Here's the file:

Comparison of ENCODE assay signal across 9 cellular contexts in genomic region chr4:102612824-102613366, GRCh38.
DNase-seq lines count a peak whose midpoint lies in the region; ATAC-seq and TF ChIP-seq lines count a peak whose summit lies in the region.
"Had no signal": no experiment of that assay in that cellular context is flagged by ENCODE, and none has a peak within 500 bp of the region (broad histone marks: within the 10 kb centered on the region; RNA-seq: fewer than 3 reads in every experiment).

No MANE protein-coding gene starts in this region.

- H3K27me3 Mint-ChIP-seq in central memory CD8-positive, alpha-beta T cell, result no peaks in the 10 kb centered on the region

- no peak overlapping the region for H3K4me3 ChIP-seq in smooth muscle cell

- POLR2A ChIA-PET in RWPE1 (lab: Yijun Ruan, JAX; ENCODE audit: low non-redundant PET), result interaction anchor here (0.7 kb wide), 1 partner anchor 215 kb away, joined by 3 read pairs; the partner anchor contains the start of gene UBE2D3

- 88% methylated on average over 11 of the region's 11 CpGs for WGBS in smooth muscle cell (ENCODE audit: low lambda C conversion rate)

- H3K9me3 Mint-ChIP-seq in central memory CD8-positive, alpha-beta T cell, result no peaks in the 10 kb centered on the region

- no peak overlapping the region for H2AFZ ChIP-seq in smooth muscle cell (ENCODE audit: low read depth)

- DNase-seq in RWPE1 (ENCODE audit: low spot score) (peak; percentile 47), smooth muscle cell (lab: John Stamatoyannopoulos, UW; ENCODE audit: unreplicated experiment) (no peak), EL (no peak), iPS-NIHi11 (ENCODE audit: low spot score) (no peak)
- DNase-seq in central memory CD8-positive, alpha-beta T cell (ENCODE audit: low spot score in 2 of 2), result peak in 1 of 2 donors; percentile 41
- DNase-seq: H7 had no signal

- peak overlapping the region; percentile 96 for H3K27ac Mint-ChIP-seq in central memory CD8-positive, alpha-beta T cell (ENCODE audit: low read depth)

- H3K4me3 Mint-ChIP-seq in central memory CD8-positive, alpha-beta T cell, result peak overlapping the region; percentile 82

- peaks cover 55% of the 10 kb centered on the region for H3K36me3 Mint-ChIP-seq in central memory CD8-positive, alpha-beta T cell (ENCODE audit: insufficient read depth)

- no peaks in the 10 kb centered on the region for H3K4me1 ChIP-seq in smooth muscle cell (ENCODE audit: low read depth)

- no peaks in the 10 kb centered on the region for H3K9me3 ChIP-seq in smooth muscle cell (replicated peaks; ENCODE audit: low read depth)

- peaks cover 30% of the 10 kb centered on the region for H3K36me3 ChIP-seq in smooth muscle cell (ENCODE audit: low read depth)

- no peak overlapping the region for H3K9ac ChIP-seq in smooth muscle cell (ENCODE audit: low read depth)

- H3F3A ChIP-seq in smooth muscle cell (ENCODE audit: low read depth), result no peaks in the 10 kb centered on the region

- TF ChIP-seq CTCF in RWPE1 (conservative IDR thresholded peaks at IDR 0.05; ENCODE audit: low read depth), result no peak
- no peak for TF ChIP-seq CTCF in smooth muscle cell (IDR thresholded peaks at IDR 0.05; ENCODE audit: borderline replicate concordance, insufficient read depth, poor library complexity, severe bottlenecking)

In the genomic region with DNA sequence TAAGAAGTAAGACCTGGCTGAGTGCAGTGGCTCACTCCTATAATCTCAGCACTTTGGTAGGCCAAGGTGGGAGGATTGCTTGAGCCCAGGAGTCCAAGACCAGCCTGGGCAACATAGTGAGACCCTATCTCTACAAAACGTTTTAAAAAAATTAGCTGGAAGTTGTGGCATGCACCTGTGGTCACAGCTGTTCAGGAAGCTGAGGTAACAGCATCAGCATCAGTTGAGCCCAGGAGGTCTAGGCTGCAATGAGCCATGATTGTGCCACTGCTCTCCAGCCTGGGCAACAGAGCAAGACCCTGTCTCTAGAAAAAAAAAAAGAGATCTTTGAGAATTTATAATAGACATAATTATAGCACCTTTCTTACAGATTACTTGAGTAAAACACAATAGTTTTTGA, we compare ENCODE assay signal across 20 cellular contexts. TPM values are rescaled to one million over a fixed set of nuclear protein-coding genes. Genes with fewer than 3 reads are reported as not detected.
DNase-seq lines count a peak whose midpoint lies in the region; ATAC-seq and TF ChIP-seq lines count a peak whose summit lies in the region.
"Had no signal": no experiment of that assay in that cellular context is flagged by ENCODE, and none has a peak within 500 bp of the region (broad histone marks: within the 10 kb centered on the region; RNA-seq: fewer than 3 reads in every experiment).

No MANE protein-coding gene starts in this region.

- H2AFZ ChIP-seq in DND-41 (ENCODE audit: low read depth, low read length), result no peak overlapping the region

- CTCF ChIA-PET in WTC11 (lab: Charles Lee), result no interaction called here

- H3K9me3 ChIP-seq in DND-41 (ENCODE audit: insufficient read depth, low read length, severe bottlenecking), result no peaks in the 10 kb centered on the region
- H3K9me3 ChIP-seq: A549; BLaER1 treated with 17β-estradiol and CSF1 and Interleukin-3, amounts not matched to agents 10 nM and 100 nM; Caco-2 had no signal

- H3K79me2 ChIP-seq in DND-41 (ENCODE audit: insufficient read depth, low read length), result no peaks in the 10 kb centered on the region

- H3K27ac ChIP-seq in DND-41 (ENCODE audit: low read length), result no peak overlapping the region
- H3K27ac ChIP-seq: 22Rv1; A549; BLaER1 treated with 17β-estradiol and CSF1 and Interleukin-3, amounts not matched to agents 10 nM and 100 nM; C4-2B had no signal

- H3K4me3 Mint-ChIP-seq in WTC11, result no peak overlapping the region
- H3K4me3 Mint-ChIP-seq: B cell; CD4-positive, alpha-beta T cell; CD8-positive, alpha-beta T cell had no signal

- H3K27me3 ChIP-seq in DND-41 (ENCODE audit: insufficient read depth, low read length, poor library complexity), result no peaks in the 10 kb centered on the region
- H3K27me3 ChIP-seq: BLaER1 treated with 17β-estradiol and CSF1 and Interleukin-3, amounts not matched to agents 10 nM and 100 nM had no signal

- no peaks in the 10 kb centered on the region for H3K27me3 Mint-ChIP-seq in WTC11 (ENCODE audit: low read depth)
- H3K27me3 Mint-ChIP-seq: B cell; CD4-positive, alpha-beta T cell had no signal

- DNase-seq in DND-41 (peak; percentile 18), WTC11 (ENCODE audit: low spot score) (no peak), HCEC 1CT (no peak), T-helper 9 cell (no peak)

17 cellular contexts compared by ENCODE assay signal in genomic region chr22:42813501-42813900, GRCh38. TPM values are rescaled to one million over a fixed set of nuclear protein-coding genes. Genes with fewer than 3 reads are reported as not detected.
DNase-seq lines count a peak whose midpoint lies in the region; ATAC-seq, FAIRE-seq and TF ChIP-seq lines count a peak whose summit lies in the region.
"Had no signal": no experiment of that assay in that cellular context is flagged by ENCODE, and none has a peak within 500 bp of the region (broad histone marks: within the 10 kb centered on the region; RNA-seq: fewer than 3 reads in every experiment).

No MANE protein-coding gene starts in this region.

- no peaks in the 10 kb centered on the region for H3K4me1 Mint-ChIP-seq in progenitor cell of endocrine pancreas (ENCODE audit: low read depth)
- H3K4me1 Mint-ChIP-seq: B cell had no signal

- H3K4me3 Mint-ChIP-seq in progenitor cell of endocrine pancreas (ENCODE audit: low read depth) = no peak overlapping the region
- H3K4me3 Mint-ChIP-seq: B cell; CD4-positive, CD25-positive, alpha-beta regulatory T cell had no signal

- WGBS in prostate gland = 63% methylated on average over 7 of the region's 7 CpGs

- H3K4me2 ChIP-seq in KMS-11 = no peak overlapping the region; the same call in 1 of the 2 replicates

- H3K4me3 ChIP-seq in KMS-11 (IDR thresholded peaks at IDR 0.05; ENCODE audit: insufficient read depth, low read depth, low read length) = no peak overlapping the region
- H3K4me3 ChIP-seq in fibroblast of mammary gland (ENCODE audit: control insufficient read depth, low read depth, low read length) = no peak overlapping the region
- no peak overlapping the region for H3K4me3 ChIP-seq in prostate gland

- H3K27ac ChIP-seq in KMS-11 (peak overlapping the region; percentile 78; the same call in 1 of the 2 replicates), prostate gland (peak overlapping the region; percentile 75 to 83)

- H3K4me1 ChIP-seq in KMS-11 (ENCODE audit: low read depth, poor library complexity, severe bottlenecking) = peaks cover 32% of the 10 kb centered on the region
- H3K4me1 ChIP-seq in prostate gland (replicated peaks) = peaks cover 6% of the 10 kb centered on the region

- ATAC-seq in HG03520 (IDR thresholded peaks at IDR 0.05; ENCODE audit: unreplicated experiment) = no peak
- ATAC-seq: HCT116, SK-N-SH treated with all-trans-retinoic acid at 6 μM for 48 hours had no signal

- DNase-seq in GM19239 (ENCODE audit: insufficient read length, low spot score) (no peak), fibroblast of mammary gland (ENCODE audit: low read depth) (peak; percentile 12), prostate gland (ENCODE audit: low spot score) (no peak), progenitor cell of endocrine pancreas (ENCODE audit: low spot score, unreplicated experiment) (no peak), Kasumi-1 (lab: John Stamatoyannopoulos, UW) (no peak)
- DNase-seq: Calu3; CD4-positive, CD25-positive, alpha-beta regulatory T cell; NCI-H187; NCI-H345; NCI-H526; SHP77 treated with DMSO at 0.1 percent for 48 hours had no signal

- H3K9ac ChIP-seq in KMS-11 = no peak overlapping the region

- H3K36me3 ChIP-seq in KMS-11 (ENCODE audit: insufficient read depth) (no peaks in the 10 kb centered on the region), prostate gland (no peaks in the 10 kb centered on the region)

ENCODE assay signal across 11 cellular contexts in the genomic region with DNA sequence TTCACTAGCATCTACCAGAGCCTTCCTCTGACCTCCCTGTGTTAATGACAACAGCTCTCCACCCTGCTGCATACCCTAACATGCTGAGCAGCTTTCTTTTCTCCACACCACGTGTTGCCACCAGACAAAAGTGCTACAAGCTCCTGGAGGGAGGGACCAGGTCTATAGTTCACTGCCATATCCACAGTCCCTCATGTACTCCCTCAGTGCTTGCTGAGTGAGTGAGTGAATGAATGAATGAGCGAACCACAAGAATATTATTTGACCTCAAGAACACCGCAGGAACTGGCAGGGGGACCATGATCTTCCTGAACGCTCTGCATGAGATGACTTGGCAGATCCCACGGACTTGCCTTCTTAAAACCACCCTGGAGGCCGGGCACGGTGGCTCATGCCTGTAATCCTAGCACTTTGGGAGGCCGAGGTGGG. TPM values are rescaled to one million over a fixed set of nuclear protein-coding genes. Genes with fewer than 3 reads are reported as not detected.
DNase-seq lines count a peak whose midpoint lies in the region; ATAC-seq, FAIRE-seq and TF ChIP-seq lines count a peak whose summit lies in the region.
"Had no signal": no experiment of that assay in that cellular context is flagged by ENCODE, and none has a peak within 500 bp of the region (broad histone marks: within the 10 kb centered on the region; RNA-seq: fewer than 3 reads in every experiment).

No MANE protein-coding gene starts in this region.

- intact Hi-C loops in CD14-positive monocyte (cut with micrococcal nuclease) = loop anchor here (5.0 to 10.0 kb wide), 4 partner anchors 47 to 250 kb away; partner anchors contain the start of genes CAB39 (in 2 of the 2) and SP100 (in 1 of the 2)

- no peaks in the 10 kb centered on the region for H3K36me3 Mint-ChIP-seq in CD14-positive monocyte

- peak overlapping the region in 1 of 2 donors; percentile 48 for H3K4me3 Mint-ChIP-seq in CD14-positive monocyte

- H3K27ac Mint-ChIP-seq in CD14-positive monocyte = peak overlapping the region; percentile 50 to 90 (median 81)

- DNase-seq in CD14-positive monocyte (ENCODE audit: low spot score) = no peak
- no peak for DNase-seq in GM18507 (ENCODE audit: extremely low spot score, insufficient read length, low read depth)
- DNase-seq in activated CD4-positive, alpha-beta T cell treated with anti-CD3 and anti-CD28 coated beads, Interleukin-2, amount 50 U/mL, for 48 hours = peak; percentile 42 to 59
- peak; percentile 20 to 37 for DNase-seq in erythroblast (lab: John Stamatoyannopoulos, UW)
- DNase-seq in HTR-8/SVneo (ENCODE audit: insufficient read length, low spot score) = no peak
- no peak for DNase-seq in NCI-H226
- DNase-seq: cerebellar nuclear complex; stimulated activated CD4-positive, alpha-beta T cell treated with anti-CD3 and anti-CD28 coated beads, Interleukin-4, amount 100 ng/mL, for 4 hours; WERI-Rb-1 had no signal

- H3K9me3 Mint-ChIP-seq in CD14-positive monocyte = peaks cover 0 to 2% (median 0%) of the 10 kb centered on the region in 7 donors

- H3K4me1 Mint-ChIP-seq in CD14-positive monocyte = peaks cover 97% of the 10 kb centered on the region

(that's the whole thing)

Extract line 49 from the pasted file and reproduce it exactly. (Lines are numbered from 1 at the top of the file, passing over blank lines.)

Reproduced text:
- H3K4me3 Mint-ChIP-seq: B cell; CD4-positive, CD25-positive, alpha-beta regulatory T cell had no signal